The Films of Scott Derrickson
The Exorcism of Emily Rose (December 30/05)
Emily Rose (Jennifer Carpenter) is a normal albeit overly religious college student who enlists the help of a priest named Father Moore (Tom Wilkinson) after experiencing a series of unquestionably abnormal symptoms. The priest decides that Emily is actually possessed and moves forward with an exorcism. Said exorcism leads to Emily's death; Moore is subsequently charged with murder, with the star attorney Erin Bruner (Laura Linney) assigned to Moore's case (Campbell Scott co-stars as the tough-as-nails prosecutor). The Exorcism of Emily Rose primarily comes off as a straight-forward, matter-of-fact legal drama, as director and co-writer Scott Derrickson generally keeps the inherently spiritual aspects of the story to a minimum. And though the film is exceedingly well acted - Scott, in particular, is quite convincing in his role - there's a curious lack of character development, something that's especially true of Linney's Bruner (we learn that she's Agnostic and little else). The bottom line is that no matter how well made The Exorcism of Emily Rose might be, the overly familiar vibe - thanks to the ubiquitous nature of TV shows like Law and Order and its various spinoffs - ultimately prevents the movie from becoming anything more than a mildly engaging drama.
The Day the Earth Stood Still
There's little doubt that The Day the Earth Stood Still ultimately stands as an ideal example of what a contemporary remake should look like, as the film - which admittedly does possess its share of problems - essentially uses the basic premise of Robert Wise's 1951 classic as a springboard for an entirely original (and equally entertaining) science-fiction endeavor. The movie follows Keanu Reeves' alien visitor Klaatu as he and an enormous robot guardian (GORT) arrive on earth with an urgent message for its various leaders, with the bulk of the proceedings revolving around scientist Helen Benson's (Jennifer Connelly) efforts at both determining the nature of Klaatu's mission and keeping her irritable step-son (Jaden Smith's Jacob) safe from harm. Director Scott Derrickson ensures that The Day the Earth Stood Still instantly establishes itself as a far more somber and downright epic piece of work than its intriguing yet awfully slight predecessor, with screenwriter David Scarpa's relentlessly morose modus operandi pervading virtually every aspect of the proceedings - thus ensuring that the campiness that defined the first film is almost completely absent here. And while the special effects are a tad on the uneven side - ie GORT's computer-generated origins couldn't possibly be more obvious - Derrickson generally sustains the viewer's interest by stressing the trajectories of the two central characters (ie both Klaatu and Helen, anchored by Reeves and Connelly's respectively compelling work, become figures worth following and rooting for). The movie's only real misstep - aside from its eye-rollingly preachy message (which, to be fair, is no more obtrusive than it was in the original) - is the ongoing emphasis on Helen's fractured connection with her step-son, as the egregiously confrontational nature of their relationship proves an absolutely needless element within an otherwise engaging piece of work.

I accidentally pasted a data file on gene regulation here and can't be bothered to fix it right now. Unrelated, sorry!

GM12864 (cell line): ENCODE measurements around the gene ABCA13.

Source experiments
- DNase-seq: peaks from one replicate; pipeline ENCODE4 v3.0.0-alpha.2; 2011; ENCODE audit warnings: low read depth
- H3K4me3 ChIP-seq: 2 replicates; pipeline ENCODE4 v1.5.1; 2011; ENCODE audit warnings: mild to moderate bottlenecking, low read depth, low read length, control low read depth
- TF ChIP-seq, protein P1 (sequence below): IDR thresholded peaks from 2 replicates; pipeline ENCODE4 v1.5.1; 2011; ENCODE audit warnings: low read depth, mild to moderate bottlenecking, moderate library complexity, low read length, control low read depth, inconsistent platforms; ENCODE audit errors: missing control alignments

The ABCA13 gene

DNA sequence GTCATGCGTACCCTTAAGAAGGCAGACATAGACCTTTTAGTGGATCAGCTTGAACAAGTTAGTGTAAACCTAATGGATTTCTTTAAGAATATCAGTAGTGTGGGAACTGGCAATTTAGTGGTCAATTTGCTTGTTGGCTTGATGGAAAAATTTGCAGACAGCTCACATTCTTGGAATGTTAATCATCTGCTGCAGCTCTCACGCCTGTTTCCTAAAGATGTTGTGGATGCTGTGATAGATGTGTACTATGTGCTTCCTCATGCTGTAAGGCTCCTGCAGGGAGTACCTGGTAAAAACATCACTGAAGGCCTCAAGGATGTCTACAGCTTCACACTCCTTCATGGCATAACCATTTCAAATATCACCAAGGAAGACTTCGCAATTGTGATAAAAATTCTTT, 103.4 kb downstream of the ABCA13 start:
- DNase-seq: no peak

Directed by Scott Derrickson, Sinister follows true-crime novelist Ellison Oswalt (Ethan Hawke) as he and his family move into a house where a gruesome murder occurred years prior - with creepiness ensuing after Ellison discovers a series of 8mm recordings detailing the pursuit and murder of various individuals. Derrickson, along with cowriter C. Robert Cargill, does an impressive job of initially drawing the viewer into the admittedly familiar narrative, as the filmmaker has infused the proceedings with a palpably ominous feel that's heightened by the sporadic inclusion of genuinely disturbing images and sequences. Hawke's expectedly engrossing performance goes a long way towards perpetuating the movie's compulsively watchable atmosphere, and there's little doubt that Sinister is, in its early stages, one of the most promising horror efforts of its type to come around in quite some time. It's just as clear, however, that the film loses a little momentum as it rolls into its padded-out and overlong midsection, with the ongoing emphasis on the increased marital strife between Ellison and his wife (Juliet Rylance's Tracy), though effective at deepening the movie's dramatic resonance, ensuring that Sinister rarely feels as tight or as taut as it could (and should) have been. There's nevertheless no denying the impact of the unexpectedly captivating final stretch, with the appropriately downbeat finale confirming the film's place as a consistently watchable yet somewhat uneven piece of work.